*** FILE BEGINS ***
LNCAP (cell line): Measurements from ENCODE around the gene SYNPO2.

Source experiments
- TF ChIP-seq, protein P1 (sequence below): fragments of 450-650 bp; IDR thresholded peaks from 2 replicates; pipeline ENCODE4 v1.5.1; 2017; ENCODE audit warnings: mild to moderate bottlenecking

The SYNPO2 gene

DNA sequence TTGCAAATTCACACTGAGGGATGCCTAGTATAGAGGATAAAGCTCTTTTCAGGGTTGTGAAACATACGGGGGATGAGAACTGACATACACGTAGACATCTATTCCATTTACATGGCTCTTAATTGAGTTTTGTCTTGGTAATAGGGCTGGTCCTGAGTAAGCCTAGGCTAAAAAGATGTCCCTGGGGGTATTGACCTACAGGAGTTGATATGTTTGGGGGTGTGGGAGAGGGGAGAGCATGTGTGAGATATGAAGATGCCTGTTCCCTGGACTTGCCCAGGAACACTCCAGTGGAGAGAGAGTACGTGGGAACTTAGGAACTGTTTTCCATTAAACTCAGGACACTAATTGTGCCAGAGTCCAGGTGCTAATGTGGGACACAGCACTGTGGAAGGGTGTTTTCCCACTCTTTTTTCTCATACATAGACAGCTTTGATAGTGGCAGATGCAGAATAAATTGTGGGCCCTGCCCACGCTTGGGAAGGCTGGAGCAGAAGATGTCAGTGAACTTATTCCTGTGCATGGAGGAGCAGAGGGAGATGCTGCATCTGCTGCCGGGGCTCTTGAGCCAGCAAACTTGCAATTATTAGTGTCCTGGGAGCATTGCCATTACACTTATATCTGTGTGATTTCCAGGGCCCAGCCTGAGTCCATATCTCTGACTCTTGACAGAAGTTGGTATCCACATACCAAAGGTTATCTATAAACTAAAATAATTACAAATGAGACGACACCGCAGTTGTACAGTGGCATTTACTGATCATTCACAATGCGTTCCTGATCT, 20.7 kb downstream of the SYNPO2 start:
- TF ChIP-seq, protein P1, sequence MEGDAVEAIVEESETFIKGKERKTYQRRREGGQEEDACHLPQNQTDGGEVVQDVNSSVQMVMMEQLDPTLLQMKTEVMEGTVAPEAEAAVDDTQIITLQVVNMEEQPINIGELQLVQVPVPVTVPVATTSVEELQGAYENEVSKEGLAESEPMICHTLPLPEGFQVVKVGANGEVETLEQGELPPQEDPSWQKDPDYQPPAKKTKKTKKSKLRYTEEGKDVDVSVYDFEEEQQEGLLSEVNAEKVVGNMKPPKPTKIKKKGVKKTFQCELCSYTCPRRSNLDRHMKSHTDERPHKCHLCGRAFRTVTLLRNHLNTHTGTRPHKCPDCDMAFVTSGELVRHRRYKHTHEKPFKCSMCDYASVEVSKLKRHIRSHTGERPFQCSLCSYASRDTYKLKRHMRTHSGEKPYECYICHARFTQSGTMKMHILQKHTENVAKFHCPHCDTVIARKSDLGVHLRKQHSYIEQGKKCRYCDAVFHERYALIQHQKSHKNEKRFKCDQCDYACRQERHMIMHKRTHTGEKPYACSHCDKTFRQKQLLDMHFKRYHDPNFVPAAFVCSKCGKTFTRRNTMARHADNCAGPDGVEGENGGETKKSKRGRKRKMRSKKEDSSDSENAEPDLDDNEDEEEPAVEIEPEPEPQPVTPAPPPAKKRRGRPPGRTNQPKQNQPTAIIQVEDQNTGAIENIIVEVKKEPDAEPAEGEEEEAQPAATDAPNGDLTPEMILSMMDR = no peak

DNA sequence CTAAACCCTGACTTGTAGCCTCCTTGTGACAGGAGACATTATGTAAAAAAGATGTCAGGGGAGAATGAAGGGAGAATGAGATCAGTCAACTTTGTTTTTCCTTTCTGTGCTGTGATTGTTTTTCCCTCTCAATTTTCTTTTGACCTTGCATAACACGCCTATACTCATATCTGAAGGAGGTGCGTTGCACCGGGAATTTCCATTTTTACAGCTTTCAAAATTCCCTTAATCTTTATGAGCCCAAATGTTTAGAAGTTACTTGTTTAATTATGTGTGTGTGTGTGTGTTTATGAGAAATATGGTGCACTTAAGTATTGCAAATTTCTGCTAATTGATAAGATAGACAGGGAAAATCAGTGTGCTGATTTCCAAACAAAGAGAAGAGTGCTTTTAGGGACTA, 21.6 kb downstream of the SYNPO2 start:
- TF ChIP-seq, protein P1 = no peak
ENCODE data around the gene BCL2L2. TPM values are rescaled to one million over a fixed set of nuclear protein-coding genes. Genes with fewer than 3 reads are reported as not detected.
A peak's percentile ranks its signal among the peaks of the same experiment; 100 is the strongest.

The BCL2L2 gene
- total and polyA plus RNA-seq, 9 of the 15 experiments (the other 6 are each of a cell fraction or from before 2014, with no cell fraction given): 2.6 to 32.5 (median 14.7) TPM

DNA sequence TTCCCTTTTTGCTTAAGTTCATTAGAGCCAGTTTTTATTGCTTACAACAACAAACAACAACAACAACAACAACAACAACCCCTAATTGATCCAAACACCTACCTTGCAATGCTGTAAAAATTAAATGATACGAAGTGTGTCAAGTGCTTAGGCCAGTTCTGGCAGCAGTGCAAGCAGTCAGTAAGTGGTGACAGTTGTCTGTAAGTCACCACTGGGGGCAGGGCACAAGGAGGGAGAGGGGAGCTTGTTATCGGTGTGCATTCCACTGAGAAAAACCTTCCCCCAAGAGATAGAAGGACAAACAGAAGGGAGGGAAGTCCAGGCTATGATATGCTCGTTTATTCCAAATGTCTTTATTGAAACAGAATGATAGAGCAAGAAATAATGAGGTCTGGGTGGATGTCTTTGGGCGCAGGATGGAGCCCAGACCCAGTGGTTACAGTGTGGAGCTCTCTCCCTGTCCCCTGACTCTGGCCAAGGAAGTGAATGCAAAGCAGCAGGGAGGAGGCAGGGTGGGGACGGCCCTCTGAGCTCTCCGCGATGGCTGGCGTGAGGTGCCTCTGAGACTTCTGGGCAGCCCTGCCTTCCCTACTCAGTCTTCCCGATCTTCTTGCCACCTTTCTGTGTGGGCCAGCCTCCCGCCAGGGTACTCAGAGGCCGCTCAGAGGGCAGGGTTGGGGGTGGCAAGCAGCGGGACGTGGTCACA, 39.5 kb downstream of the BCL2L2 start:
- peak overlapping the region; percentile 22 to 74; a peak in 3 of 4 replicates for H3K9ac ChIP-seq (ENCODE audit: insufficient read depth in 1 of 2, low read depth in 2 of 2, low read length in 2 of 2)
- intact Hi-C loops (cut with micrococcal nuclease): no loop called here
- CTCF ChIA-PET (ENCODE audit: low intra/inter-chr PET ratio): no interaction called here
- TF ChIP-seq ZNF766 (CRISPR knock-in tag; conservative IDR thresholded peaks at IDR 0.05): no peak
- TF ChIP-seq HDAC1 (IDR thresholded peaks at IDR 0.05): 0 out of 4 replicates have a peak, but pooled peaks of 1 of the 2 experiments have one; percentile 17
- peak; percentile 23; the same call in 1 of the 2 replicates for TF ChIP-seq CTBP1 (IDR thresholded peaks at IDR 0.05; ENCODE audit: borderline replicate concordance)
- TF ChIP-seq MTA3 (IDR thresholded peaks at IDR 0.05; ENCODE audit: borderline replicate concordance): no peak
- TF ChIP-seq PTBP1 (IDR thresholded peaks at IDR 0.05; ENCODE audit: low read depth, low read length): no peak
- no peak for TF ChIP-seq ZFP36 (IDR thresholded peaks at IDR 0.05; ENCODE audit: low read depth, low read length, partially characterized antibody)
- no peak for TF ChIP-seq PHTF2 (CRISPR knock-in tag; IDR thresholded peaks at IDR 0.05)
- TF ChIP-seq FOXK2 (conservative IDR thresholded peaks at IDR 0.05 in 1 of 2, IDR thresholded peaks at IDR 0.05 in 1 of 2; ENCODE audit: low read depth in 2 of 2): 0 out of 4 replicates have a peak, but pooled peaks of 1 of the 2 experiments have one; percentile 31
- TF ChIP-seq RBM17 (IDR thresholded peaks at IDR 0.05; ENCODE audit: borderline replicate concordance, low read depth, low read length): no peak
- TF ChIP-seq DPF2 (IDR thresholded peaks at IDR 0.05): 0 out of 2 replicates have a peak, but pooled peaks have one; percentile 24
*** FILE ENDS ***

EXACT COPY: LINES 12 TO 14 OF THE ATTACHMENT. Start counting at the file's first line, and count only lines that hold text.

- total and polyA plus RNA-seq, 9 of the 15 experiments (the other 6 are each of a cell fraction or from before 2014, with no cell fraction given): 2.6 to 32.5 (median 14.7) TPM

DNA sequence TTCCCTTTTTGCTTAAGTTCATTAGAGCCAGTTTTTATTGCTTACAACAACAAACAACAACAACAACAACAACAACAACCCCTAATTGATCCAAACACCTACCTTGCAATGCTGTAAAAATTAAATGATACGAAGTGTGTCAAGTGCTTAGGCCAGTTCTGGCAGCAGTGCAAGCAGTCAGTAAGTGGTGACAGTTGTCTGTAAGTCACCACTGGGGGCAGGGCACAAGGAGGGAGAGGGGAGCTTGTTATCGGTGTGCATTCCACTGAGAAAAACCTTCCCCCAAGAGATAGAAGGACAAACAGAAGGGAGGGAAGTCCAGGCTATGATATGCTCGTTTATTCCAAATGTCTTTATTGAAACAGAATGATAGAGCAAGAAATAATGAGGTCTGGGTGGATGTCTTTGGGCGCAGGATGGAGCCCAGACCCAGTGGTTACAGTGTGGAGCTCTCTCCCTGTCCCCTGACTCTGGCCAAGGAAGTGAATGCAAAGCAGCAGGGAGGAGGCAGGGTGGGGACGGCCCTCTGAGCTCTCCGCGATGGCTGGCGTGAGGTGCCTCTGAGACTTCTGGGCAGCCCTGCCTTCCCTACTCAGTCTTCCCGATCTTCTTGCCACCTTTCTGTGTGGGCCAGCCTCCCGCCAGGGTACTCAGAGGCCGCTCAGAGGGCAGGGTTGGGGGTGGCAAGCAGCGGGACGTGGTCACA, 39.5 kb downstream of the BCL2L2 start:
- peak overlapping the region; percentile 22 to 74; a peak in 3 of 4 replicates for H3K9ac ChIP-seq (ENCODE audit: insufficient read depth in 1 of 2, low read depth in 2 of 2, low read length in 2 of 2)